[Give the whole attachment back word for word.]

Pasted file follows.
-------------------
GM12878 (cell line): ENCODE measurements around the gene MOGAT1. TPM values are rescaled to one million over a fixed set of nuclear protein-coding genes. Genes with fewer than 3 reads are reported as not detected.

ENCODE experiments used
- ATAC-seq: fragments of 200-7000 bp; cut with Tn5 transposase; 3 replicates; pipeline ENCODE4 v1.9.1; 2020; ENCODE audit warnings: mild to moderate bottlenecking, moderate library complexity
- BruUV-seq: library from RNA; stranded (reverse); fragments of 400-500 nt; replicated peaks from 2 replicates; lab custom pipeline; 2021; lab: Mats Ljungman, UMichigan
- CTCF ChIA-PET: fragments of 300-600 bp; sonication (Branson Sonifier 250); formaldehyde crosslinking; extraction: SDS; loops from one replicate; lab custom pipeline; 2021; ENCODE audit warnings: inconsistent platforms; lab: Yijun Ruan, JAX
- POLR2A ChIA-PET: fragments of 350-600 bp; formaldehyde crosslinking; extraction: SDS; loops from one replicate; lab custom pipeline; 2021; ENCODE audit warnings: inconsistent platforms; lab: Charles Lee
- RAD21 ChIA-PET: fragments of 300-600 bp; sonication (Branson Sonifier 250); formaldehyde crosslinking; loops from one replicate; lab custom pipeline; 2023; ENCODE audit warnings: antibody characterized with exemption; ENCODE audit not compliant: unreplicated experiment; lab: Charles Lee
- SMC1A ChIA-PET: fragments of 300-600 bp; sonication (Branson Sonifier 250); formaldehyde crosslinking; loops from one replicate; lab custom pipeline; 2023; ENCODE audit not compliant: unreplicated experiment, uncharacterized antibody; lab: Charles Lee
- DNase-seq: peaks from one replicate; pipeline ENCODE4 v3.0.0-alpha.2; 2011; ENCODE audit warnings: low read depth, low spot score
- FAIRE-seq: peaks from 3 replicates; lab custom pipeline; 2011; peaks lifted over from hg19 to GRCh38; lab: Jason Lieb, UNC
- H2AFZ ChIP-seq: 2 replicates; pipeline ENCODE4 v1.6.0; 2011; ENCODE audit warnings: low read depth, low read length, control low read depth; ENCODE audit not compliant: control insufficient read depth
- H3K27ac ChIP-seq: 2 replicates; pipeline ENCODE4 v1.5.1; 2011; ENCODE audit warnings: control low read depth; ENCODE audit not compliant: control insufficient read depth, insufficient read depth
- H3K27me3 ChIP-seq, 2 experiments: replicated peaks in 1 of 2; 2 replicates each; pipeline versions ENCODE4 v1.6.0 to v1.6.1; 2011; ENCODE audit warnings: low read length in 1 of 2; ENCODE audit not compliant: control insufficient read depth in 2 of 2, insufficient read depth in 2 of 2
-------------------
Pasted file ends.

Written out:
GM12878 (cell line): ENCODE measurements around the gene MOGAT1. TPM values are rescaled to one million over a fixed set of nuclear protein-coding genes. Genes with fewer than 3 reads are reported as not detected.

ENCODE experiments used
- ATAC-seq: fragments of 200-7000 bp; cut with Tn5 transposase; 3 replicates; pipeline ENCODE4 v1.9.1; 2020; ENCODE audit warnings: mild to moderate bottlenecking, moderate library complexity
- BruUV-seq: library from RNA; stranded (reverse); fragments of 400-500 nt; replicated peaks from 2 replicates; lab custom pipeline; 2021; lab: Mats Ljungman, UMichigan
- CTCF ChIA-PET: fragments of 300-600 bp; sonication (Branson Sonifier 250); formaldehyde crosslinking; extraction: SDS; loops from one replicate; lab custom pipeline; 2021; ENCODE audit warnings: inconsistent platforms; lab: Yijun Ruan, JAX
- POLR2A ChIA-PET: fragments of 350-600 bp; formaldehyde crosslinking; extraction: SDS; loops from one replicate; lab custom pipeline; 2021; ENCODE audit warnings: inconsistent platforms; lab: Charles Lee
- RAD21 ChIA-PET: fragments of 300-600 bp; sonication (Branson Sonifier 250); formaldehyde crosslinking; loops from one replicate; lab custom pipeline; 2023; ENCODE audit warnings: antibody characterized with exemption; ENCODE audit not compliant: unreplicated experiment; lab: Charles Lee
- SMC1A ChIA-PET: fragments of 300-600 bp; sonication (Branson Sonifier 250); formaldehyde crosslinking; loops from one replicate; lab custom pipeline; 2023; ENCODE audit not compliant: unreplicated experiment, uncharacterized antibody; lab: Charles Lee
- DNase-seq: peaks from one replicate; pipeline ENCODE4 v3.0.0-alpha.2; 2011; ENCODE audit warnings: low read depth, low spot score
- FAIRE-seq: peaks from 3 replicates; lab custom pipeline; 2011; peaks lifted over from hg19 to GRCh38; lab: Jason Lieb, UNC
- H2AFZ ChIP-seq: 2 replicates; pipeline ENCODE4 v1.6.0; 2011; ENCODE audit warnings: low read depth, low read length, control low read depth; ENCODE audit not compliant: control insufficient read depth
- H3K27ac ChIP-seq: 2 replicates; pipeline ENCODE4 v1.5.1; 2011; ENCODE audit warnings: control low read depth; ENCODE audit not compliant: control insufficient read depth, insufficient read depth
- H3K27me3 ChIP-seq, 2 experiments: replicated peaks in 1 of 2; 2 replicates each; pipeline versions ENCODE4 v1.6.0 to v1.6.1; 2011; ENCODE audit warnings: low read length in 1 of 2; ENCODE audit not compliant: control insufficient read depth in 2 of 2, insufficient read depth in 2 of 2